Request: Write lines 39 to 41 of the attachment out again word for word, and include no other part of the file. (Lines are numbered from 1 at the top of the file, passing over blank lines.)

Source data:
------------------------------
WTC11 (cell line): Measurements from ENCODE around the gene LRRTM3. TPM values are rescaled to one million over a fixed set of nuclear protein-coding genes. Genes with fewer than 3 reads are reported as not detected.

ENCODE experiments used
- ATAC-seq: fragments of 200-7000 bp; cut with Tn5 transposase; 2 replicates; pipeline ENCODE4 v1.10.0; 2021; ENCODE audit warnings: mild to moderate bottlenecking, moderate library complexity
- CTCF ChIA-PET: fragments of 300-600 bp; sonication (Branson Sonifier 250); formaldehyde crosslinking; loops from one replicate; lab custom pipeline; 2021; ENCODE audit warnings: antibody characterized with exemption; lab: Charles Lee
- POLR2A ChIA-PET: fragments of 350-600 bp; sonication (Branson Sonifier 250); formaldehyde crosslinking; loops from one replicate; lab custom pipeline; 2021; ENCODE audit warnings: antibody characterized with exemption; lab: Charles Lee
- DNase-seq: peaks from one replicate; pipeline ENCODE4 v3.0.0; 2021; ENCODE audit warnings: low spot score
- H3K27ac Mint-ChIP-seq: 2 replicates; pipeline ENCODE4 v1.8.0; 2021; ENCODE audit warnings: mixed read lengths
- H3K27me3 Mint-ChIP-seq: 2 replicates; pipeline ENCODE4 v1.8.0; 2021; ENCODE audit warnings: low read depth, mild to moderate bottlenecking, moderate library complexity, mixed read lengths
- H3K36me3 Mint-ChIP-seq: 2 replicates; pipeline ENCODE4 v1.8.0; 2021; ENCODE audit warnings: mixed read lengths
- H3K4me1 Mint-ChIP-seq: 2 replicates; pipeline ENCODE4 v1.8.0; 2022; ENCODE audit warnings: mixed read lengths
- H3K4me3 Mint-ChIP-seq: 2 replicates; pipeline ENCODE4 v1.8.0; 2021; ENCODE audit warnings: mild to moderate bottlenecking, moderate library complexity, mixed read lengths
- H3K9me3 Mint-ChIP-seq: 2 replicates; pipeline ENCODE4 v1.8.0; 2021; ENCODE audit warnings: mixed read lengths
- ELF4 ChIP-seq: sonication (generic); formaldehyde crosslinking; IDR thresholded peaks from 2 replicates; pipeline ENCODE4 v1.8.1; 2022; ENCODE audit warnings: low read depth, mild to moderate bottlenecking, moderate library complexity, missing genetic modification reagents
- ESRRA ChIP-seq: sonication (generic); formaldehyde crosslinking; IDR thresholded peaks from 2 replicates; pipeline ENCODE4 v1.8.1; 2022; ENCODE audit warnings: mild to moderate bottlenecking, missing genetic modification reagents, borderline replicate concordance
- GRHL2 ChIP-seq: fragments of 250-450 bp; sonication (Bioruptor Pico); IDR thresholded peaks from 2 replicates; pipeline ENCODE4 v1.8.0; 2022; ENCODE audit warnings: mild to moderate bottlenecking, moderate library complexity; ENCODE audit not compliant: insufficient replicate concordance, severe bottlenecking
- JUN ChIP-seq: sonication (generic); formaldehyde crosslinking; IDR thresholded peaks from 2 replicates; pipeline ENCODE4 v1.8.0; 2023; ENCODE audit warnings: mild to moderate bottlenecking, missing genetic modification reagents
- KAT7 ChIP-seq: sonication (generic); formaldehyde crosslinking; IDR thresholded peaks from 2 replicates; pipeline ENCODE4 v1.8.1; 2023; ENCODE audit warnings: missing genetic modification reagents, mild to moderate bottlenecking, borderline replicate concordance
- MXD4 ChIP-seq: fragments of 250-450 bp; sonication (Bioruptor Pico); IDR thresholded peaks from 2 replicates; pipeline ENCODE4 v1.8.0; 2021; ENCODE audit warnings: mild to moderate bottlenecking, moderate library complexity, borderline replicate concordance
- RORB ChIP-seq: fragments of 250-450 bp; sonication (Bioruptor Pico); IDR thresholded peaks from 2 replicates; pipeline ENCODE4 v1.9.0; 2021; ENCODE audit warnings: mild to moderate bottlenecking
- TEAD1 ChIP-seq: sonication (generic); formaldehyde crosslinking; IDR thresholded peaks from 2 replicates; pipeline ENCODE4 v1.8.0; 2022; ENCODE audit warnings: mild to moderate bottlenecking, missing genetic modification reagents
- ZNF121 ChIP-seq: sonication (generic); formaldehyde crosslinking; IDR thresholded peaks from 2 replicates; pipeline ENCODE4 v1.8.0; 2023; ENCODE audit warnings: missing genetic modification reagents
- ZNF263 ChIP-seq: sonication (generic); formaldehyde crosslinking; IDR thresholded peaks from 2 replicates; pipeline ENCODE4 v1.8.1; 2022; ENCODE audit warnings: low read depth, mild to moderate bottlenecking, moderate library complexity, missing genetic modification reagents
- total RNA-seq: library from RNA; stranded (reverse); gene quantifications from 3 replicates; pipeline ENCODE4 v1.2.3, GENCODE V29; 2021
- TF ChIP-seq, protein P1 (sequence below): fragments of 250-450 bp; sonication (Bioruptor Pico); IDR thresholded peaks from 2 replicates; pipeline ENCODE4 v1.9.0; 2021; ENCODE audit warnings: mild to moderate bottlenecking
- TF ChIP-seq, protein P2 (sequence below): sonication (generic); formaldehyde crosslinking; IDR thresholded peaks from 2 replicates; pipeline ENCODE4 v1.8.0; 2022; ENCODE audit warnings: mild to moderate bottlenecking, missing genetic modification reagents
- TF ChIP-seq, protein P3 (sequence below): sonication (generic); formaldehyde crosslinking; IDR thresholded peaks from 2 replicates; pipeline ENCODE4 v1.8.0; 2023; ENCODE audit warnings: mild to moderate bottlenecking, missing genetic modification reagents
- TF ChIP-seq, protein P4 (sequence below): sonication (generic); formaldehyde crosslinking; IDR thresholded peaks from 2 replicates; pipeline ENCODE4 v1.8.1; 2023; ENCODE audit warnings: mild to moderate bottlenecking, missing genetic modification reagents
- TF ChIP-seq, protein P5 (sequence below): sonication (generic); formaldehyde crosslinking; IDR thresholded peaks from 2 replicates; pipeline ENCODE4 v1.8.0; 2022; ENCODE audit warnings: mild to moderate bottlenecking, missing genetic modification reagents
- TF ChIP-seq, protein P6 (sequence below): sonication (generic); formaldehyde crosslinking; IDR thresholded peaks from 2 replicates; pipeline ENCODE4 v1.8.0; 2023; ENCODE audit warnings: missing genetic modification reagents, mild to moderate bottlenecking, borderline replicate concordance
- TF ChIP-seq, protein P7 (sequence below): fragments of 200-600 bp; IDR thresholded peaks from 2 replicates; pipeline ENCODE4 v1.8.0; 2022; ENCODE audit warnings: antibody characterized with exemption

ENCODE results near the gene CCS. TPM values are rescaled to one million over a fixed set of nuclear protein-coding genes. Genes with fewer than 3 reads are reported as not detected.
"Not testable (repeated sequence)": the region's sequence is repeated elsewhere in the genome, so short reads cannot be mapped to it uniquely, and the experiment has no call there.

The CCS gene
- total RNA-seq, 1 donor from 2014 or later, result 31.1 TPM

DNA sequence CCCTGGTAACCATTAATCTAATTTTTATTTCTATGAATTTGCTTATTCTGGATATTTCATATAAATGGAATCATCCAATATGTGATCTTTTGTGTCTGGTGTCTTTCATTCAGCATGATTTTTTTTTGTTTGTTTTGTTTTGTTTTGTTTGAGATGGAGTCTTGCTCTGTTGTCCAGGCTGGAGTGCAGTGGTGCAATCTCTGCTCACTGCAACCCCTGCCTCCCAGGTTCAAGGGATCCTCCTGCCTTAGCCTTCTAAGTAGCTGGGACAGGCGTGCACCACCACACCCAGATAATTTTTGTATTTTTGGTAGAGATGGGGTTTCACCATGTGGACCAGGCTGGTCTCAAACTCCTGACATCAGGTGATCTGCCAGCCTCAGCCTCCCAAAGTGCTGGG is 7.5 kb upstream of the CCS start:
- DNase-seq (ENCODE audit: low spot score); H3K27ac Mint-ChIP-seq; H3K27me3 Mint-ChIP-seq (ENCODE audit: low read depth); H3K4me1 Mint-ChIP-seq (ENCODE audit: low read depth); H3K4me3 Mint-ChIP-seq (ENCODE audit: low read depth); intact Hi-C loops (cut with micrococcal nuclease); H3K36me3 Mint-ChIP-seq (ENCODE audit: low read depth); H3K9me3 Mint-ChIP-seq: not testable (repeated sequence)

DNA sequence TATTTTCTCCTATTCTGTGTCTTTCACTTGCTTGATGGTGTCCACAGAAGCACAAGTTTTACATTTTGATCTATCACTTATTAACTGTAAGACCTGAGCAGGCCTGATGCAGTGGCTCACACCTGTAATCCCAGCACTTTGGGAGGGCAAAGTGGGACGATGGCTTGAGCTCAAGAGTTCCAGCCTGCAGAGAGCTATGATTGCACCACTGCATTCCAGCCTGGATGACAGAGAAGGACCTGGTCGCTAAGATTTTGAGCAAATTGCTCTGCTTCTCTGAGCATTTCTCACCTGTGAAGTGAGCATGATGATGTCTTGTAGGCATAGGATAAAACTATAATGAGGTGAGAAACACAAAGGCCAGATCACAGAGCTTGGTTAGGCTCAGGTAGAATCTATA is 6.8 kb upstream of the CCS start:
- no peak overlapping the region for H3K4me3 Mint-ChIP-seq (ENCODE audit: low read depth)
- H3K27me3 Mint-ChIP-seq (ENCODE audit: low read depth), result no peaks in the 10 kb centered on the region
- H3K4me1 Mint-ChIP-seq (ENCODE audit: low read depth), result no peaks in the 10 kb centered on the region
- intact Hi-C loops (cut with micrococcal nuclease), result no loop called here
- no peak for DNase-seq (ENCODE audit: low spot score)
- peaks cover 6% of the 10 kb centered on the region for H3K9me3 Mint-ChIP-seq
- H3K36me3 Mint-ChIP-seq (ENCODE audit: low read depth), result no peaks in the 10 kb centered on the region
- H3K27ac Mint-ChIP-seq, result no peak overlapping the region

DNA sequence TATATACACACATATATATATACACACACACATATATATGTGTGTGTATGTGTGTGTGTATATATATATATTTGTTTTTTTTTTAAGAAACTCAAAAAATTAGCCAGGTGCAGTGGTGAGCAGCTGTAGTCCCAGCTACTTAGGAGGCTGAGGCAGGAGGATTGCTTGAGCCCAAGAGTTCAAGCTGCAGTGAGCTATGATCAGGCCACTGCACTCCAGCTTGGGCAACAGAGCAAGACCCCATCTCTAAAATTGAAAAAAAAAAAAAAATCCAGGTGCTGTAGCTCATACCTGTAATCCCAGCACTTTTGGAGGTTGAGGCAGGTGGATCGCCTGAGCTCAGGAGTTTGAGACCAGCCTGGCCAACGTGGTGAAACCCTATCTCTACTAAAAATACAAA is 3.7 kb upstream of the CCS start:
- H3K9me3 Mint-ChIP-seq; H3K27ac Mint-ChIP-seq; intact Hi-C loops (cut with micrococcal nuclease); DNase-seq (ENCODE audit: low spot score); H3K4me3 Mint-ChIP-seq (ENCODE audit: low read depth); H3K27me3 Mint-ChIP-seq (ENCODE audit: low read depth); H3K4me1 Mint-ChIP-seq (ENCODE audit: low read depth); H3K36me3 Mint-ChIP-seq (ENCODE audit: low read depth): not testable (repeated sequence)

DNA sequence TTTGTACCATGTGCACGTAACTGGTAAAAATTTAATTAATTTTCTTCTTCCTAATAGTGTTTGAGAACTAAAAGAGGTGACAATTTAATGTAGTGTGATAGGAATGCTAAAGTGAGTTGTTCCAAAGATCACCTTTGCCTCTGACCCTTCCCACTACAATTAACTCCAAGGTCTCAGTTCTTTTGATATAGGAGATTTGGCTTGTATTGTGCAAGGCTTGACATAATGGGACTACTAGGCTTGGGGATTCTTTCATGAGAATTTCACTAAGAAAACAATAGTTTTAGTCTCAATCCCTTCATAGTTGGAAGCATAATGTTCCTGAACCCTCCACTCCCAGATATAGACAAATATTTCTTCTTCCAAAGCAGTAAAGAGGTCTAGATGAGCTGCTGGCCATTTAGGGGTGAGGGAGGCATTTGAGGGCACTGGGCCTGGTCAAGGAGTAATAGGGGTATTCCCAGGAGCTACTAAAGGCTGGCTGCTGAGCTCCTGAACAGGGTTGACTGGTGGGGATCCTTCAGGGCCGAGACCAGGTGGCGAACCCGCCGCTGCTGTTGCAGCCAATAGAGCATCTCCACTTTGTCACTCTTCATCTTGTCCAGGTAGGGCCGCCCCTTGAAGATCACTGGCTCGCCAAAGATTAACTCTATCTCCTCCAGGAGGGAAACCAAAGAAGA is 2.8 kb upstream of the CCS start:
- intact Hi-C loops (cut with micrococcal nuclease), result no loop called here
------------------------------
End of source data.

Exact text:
- H3K27me3 Mint-ChIP-seq (ENCODE audit: low read depth), result no peaks in the 10 kb centered on the region
- H3K4me1 Mint-ChIP-seq (ENCODE audit: low read depth), result no peaks in the 10 kb centered on the region
- intact Hi-C loops (cut with micrococcal nuclease), result no loop called here